Better still, the lord informs Gawain that the object of his quest, the Chapel, is but a few hours’ ride from the castle. Gawain can take his ease until New Year’s Day and still keep his fateful appointment with the Green Knight.

In the ensuing days, the lord engages Gawain in a game. Each day, the host will ride out hunting, and whatever his hunt produces he will give to his guest. In turn, Gawain will give his host whatever his day in the castle yields him.

This becomes problematic.

Each morning, once the lord has gone hunting on horseback with a host of retainers, the lady invades Gawain’s bedroom and engages in some erotic teasing of this worthy knight, tempting him toward something a dedicated knight’s code of conduct strictly forbids with a married woman.

Suffice it to say that Gawain manages, barely, to adhere to his knightly standards, returning to the lord the kisses he’s received from the lady, but he does get something else from his hostess which he should then — according to the game — give in turn to the lord, but does not. (It’s something magical that will, ostensibly, protect Gawain from any harm — for example the edge of an enormous ax — and Gawain keeps it for himself.)

On New Year’s Day, the host sends one of his retainers to guide Gawain, and they set off for The Green Chapel. The guide takes Gawain far enough to point the way, but indicates he has no intention of going further because the Chapel is a perilous place, inhabited by a fearsome man of indomitable strength who shows no mercy to any intruder. He advises Gawain to go home, and promises he’ll never say a word if Gawain simply turns away.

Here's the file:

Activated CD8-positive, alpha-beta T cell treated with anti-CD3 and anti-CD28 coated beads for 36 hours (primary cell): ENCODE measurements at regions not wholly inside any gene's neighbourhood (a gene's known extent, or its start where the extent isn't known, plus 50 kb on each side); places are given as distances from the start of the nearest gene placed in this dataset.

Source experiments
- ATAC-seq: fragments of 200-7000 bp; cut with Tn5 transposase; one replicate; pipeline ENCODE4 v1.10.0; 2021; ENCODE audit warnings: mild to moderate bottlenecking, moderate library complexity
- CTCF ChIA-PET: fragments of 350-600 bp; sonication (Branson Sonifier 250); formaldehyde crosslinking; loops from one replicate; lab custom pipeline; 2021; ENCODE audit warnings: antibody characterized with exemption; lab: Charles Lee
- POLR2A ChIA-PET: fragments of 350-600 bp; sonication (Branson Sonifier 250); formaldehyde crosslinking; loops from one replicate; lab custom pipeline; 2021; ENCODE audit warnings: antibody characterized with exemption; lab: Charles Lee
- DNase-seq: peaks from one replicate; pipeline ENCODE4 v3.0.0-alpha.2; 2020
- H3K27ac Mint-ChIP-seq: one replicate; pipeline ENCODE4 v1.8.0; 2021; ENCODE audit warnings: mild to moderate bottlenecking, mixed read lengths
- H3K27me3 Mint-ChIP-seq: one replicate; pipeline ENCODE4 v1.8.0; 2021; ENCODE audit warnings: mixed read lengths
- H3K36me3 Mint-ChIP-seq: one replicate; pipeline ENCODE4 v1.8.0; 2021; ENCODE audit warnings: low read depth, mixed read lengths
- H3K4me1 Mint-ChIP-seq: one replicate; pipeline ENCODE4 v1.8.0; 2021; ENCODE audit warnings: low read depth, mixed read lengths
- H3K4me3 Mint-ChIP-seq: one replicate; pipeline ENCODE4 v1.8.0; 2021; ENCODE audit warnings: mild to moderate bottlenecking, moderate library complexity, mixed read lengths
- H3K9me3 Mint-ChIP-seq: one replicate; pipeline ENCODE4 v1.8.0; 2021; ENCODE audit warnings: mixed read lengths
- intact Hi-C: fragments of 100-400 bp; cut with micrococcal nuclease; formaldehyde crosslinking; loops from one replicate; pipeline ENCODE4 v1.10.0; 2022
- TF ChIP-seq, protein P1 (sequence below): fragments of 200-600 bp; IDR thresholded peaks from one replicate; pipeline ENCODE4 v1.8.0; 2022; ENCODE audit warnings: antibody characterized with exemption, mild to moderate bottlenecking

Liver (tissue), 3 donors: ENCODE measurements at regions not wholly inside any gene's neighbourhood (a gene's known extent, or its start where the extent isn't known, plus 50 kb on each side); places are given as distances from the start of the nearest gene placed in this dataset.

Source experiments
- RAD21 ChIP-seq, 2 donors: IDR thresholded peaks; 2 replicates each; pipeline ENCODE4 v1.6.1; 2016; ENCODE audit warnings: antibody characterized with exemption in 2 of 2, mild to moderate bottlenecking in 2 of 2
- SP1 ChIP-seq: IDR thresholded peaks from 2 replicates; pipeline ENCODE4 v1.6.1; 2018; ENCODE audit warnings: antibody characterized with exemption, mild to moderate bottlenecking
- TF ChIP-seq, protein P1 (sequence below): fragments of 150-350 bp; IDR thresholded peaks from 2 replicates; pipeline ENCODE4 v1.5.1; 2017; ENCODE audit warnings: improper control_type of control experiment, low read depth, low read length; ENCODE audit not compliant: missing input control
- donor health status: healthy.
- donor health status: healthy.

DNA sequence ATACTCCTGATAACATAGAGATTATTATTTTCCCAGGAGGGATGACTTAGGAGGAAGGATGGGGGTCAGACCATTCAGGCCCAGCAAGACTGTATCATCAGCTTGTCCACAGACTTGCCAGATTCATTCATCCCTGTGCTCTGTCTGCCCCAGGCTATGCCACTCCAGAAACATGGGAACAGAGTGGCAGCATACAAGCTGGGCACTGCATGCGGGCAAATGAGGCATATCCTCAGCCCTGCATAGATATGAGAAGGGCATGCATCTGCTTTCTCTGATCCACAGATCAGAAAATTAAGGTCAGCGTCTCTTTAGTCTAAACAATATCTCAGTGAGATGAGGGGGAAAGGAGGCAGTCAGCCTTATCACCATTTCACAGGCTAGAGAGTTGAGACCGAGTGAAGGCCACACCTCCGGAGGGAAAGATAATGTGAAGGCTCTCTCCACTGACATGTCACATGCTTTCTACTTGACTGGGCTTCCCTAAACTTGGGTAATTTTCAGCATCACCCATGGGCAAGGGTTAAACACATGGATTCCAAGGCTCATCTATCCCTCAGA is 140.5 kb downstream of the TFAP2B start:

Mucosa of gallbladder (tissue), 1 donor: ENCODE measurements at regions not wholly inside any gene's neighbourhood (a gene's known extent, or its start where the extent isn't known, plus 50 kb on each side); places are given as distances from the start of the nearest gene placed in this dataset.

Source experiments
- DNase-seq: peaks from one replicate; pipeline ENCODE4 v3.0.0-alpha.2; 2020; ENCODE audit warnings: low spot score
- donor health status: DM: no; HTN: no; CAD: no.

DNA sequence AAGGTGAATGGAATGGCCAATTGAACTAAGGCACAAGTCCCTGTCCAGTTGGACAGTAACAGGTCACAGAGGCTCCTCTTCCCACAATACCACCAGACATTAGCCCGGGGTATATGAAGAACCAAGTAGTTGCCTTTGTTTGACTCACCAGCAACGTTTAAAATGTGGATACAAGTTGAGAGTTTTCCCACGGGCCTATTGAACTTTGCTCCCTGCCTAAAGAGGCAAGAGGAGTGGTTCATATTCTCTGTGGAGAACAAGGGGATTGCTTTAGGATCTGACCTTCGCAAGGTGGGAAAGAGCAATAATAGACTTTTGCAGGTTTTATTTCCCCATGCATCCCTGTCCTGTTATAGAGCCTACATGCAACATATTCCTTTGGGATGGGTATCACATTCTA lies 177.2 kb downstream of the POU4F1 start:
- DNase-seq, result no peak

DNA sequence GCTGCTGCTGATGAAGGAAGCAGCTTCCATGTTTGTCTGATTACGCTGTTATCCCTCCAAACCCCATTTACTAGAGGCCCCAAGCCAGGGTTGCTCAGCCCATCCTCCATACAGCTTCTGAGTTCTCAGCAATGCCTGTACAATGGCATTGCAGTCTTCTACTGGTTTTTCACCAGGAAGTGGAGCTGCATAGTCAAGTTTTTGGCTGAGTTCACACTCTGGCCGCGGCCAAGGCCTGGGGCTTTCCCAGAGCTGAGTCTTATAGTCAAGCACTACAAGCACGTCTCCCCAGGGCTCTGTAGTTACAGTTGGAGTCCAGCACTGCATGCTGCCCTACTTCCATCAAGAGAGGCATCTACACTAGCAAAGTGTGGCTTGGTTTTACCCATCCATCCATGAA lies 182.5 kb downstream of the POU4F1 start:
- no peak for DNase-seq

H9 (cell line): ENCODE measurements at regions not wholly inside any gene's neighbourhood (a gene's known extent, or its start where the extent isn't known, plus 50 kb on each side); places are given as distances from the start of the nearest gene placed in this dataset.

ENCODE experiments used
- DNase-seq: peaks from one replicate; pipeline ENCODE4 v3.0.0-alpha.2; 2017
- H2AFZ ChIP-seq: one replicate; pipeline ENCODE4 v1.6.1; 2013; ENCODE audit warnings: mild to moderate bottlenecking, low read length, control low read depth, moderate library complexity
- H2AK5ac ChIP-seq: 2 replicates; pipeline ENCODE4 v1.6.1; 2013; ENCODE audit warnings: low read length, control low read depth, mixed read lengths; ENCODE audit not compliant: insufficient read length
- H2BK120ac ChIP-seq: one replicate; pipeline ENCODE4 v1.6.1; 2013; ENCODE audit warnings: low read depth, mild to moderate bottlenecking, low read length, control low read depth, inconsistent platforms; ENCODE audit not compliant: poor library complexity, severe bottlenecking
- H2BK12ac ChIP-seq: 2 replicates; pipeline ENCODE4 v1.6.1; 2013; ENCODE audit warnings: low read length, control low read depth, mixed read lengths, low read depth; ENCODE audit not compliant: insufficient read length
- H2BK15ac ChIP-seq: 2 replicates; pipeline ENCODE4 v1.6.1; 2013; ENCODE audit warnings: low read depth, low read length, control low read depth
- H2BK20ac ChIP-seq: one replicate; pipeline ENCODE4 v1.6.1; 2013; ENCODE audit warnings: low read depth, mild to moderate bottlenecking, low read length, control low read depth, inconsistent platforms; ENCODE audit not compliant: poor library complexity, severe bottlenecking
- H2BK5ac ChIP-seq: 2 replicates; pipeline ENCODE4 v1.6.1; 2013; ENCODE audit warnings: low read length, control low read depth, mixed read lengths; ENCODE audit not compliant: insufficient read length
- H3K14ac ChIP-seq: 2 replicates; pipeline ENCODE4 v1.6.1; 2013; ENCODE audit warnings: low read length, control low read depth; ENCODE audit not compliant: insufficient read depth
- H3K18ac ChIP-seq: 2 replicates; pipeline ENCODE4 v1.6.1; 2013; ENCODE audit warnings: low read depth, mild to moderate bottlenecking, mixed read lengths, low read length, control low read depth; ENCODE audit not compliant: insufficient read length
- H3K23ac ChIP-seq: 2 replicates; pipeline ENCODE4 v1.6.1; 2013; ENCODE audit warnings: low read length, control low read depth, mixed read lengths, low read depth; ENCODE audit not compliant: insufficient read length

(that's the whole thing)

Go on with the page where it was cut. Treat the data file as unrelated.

Gawain chooses to fulfill his vow, continues, and reaches the forbidding gloom of the Green Chapel. There, he kneels and bares his neck for the ax-blow from the fearsome Green Knight.

In the poem, the Knight brings down his ax, but only grazes Gawain’s neck. It’s a lesson in ethics: By relying on the magic of the Lady’s gift, not keeping to the rules of the lord’s game, Gawain has failed as an exemplar of knightly honor. 

How does the film version end? That’s what we’ll learn in the next post at this link.

Copyright 2021 Brad Nixon


Responses

  1. As many times as I’ve heard of this epic, I never knew the plot. I just took a look at the beginning of the Middle English version and found I’d still need a lot of explanatory notes to understand it. On the other hand, a line like “Watz tried for his tricherie, þe trewest on erthe” is completely understandable.

    Liked by 1 person

    • There are plenty (scads!) of translations, but one way to get at this is the translation by the British poet, Simon Armitage, available in a side-by-side edition, Middle/Modern English, from W.W. Norton. You get to see lines in the original and will find that you CAN read many of ’em, as well as an excellent translation, which — every once in a while — is also hilariously funny.

      Liked by 1 person

  2. So, how did this happen to become a New Year’s tradition of yours, and when did it begin? Do you know if this is a common tradition in the UK?

    Liked by 1 person

    • I think at some point after graduate school, I simply got into the habit of reading it as a way to keep in touch with a small slice of reading the language. I can’t name a date, but 4 or 5 decades ago. To my knowledge, it’s not a “tradition” anywhere, but there may be some other fans who occasionally pick it up for the holidays.

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      • Well, that is a very well established tradition! Good exercise for the brain, too.

        Like

  3. […] Welcome to part two of my annual revisit of the Middle English verse romance, “Sir Gawain and the Green Knight” (SG&tGK). For a summary of the primary plot points of the story, read Part One here. […]